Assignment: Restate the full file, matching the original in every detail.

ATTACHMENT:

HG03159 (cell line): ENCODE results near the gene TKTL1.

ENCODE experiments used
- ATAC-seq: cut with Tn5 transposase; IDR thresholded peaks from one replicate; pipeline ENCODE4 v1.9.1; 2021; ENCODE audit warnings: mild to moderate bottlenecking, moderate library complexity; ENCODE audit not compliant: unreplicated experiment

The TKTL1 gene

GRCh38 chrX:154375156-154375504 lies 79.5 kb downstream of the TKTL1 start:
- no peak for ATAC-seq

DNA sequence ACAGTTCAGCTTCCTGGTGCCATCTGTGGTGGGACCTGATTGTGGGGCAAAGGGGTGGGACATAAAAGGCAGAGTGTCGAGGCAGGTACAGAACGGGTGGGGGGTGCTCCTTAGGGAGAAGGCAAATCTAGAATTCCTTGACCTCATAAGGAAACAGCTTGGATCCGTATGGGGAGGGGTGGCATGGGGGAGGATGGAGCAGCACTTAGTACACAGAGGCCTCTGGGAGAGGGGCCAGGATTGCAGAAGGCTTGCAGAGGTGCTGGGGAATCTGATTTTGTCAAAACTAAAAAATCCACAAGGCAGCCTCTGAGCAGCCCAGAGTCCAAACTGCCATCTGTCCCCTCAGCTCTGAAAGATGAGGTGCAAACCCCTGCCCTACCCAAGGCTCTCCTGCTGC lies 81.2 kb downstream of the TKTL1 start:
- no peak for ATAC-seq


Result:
HG03159 (cell line): ENCODE results near the gene TKTL1.

ENCODE experiments used
- ATAC-seq: cut with Tn5 transposase; IDR thresholded peaks from one replicate; pipeline ENCODE4 v1.9.1; 2021; ENCODE audit warnings: mild to moderate bottlenecking, moderate library complexity; ENCODE audit not compliant: unreplicated experiment

The TKTL1 gene

GRCh38 chrX:154375156-154375504 lies 79.5 kb downstream of the TKTL1 start:
- no peak for ATAC-seq

DNA sequence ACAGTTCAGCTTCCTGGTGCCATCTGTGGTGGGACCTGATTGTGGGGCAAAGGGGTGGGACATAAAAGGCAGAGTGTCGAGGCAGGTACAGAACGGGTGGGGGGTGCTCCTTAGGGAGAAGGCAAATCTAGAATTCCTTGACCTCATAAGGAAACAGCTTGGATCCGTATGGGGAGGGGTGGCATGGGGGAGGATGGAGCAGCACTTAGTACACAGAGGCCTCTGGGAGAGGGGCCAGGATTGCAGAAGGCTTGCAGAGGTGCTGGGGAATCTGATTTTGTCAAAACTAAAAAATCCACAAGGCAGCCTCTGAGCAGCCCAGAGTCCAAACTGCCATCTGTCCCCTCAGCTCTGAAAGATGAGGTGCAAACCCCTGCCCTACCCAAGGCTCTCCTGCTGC lies 81.2 kb downstream of the TKTL1 start:
- no peak for ATAC-seq